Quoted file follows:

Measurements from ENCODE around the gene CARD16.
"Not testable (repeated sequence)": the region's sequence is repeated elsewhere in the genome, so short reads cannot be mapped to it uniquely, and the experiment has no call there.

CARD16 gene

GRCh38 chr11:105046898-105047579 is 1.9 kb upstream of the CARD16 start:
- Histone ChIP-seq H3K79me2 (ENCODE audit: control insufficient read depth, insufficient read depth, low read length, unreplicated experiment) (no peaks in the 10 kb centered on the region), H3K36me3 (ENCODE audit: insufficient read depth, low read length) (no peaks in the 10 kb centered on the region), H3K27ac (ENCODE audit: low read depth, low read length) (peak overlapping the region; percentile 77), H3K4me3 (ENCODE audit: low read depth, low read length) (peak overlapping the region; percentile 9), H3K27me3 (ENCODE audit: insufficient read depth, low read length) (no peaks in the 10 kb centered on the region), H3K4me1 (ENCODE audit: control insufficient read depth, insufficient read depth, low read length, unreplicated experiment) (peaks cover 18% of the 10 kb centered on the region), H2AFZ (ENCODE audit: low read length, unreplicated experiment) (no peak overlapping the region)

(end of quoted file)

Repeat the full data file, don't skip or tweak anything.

Measurements from ENCODE around the gene CARD16.
"Not testable (repeated sequence)": the region's sequence is repeated elsewhere in the genome, so short reads cannot be mapped to it uniquely, and the experiment has no call there.

CARD16 gene

GRCh38 chr11:105046898-105047579 is 1.9 kb upstream of the CARD16 start:
- Histone ChIP-seq H3K79me2 (ENCODE audit: control insufficient read depth, insufficient read depth, low read length, unreplicated experiment) (no peaks in the 10 kb centered on the region), H3K36me3 (ENCODE audit: insufficient read depth, low read length) (no peaks in the 10 kb centered on the region), H3K27ac (ENCODE audit: low read depth, low read length) (peak overlapping the region; percentile 77), H3K4me3 (ENCODE audit: low read depth, low read length) (peak overlapping the region; percentile 9), H3K27me3 (ENCODE audit: insufficient read depth, low read length) (no peaks in the 10 kb centered on the region), H3K4me1 (ENCODE audit: control insufficient read depth, insufficient read depth, low read length, unreplicated experiment) (peaks cover 18% of the 10 kb centered on the region), H2AFZ (ENCODE audit: low read length, unreplicated experiment) (no peak overlapping the region)